They have taken the oath of the brother in blood, in leavened bread and salt. Rudyard Kipling
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They have taken the oath of the brother in blood, in leavened bread and salt. Rudyard Kipling
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post #66 of 70
Thread Starter 
Quote:
Originally Posted by KYHeirloomer View Post

In that sentence, if anything were needed after .....with my friend (and, you're correct, there isn't) I would have said "myself," rather than either of the others. Some possibilities for tha phrase:

 

 

As the object pronoun, "me" was used correctly in this sentence.  The simple way to know when "myself" is incorrect is to divide the sentence in to two separate phrases.  You would say "discussing grammar with my friend".  You would not say "discussing grammar with myself" [unless you were talking to yourself]. 

 

"Myself" is a reflexive pronoun.  It's correct usage would be to refer back to the subject.  For instance:  "I treated myself to dinner out" ,   or "I cannot imagine myself wearing that dress"

 

Furthermore,  while many times "Discussing grammar with my friends"  might be sufficient,  it is not always.  In the thread title,  my intention [which I failed to make clear] was to indicate that others besides my friend and me might be included in the discussion.  The greater point which seems to have been missed by most, is that it is not correct to use the pronoun "I" in that sentence. 

"The pressure's on...let's cook something!"
 
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post #67 of 70
Thread Starter 
Quote:
Originally Posted by KYHeirloomer View Post

 

Me and my friend were discussing grammer, and....

 

 YIKES!  do you really think this is correct? 

 

 To test this one also,  divide the sentence into two separate ones and see how they fly on their own.   

 

"My friend was discussing grammar".   is correct. " Me was discussing grammar" ... no so good.   

"The pressure's on...let's cook something!"
 
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"The pressure's on...let's cook something!"
 
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post #68 of 70

I was educated here:

 

shcool.jpg

 

I'm the guy who's pointing the paint gun at the other guy. He was calling me names.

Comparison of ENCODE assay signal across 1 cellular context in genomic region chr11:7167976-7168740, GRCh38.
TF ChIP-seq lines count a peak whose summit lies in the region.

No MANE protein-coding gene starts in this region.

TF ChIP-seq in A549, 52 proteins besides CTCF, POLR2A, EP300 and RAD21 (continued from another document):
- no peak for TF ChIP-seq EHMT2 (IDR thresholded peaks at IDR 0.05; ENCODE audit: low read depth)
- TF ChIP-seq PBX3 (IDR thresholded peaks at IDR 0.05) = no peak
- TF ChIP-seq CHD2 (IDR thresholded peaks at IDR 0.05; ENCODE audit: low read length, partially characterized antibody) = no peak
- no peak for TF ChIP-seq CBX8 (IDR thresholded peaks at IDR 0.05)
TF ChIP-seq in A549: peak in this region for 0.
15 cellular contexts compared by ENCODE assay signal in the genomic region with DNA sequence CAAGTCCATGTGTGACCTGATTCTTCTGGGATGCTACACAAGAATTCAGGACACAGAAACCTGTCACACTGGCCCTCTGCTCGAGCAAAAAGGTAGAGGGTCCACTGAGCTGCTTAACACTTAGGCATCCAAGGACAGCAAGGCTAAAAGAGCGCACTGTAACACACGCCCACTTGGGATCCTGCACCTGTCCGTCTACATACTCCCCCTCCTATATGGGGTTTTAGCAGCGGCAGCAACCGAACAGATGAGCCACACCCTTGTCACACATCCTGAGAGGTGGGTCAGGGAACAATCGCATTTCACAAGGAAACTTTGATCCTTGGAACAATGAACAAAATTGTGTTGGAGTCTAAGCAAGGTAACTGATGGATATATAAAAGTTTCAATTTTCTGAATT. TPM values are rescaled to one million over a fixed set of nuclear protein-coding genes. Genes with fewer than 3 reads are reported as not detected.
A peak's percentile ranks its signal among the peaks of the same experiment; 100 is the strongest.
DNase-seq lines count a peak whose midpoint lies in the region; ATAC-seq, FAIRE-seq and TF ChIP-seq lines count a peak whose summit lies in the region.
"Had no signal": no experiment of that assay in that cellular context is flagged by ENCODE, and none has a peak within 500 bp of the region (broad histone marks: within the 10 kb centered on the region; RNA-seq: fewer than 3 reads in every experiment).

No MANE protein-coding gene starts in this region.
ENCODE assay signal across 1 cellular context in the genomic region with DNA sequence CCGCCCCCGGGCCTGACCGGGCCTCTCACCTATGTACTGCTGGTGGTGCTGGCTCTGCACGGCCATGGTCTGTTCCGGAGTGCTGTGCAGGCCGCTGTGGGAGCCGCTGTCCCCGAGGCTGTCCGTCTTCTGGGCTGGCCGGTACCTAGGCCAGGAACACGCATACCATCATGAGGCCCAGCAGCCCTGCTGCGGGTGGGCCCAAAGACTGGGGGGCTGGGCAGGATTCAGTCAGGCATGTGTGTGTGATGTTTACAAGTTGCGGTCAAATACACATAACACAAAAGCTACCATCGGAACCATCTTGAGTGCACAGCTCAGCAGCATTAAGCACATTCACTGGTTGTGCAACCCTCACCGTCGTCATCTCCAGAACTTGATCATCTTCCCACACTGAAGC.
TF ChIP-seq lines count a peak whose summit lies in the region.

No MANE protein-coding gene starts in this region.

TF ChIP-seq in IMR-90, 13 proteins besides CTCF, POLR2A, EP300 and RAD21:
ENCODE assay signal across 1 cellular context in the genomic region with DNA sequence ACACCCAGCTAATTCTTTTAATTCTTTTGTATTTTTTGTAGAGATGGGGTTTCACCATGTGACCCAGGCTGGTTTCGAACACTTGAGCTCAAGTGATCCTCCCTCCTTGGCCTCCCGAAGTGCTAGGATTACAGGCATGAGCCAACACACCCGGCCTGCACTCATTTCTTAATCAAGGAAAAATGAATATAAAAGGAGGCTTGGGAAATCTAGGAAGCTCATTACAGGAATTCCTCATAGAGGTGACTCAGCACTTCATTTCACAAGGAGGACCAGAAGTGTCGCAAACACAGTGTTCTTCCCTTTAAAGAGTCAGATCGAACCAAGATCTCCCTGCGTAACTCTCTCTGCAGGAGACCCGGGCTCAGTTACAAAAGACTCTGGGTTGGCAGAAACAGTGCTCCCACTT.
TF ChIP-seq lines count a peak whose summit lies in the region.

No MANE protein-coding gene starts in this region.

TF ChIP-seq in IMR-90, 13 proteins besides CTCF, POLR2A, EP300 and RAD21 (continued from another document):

post #69 of 70

"I and my friend were discussing grammar" is correct but inelegant.  Referring to oneself first is not gracious, but it does not break any strict rule of grammar like those concerning agreement of number, voice subject/object and so on.  In the example, "I" is a subject of the participle, "discussing."  "Me," is an objective form and consequently incorrect in any order, unless the participle takes it as an object.

 

Which authority classifies modern English as a Teutonic language?  Old English, yes.   But that was awhile ago and much the language has changed.  Or, at the end with the verb our sentences are ordered? 

 

BDL 

What were we talking about?
 
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What were we talking about?
 
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post #70 of 70
Quote:
Originally Posted by boar_d_laze View Post

 

Which authority classifies modern English as a Teutonic language?  Old English, yes.   But that was awhile ago and much the language has changed.  Or, at the end with the verb our sentences are ordered? 



English is a Germanic (or Teutonic if you want to sound archaic) language. Simply because modern vocabulary and word structure has evolved doesn't mean that the language is no longer Germanic. As far as your example, that's not the word order that would be used in German anyway.

"We make our food; thereafter, our food makes us." - Winston Churchill (with a slight modification)
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"We make our food; thereafter, our food makes us." - Winston Churchill (with a slight modification)